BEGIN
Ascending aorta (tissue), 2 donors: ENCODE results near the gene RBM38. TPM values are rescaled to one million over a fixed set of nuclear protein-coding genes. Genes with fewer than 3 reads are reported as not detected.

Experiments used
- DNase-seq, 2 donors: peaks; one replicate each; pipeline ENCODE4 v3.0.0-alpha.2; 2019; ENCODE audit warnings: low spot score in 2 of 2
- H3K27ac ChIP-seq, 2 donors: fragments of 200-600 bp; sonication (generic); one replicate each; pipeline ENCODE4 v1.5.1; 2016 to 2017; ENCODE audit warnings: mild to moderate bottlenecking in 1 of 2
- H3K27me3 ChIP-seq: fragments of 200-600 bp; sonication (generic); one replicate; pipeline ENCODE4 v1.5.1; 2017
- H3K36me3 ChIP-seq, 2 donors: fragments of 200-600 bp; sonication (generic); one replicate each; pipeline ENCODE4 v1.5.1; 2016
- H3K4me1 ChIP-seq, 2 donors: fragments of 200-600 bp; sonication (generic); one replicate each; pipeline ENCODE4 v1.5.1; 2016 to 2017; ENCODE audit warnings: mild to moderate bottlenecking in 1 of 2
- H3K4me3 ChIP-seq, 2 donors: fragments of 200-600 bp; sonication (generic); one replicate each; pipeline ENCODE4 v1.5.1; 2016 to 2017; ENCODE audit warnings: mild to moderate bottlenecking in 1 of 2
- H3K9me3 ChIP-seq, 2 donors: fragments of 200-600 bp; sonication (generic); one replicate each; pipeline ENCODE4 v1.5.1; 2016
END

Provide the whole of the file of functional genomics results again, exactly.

Ascending aorta (tissue), 2 donors: ENCODE results near the gene RBM38. TPM values are rescaled to one million over a fixed set of nuclear protein-coding genes. Genes with fewer than 3 reads are reported as not detected.

Experiments used
- DNase-seq, 2 donors: peaks; one replicate each; pipeline ENCODE4 v3.0.0-alpha.2; 2019; ENCODE audit warnings: low spot score in 2 of 2
- H3K27ac ChIP-seq, 2 donors: fragments of 200-600 bp; sonication (generic); one replicate each; pipeline ENCODE4 v1.5.1; 2016 to 2017; ENCODE audit warnings: mild to moderate bottlenecking in 1 of 2
- H3K27me3 ChIP-seq: fragments of 200-600 bp; sonication (generic); one replicate; pipeline ENCODE4 v1.5.1; 2017
- H3K36me3 ChIP-seq, 2 donors: fragments of 200-600 bp; sonication (generic); one replicate each; pipeline ENCODE4 v1.5.1; 2016
- H3K4me1 ChIP-seq, 2 donors: fragments of 200-600 bp; sonication (generic); one replicate each; pipeline ENCODE4 v1.5.1; 2016 to 2017; ENCODE audit warnings: mild to moderate bottlenecking in 1 of 2
- H3K4me3 ChIP-seq, 2 donors: fragments of 200-600 bp; sonication (generic); one replicate each; pipeline ENCODE4 v1.5.1; 2016 to 2017; ENCODE audit warnings: mild to moderate bottlenecking in 1 of 2
- H3K9me3 ChIP-seq, 2 donors: fragments of 200-600 bp; sonication (generic); one replicate each; pipeline ENCODE4 v1.5.1; 2016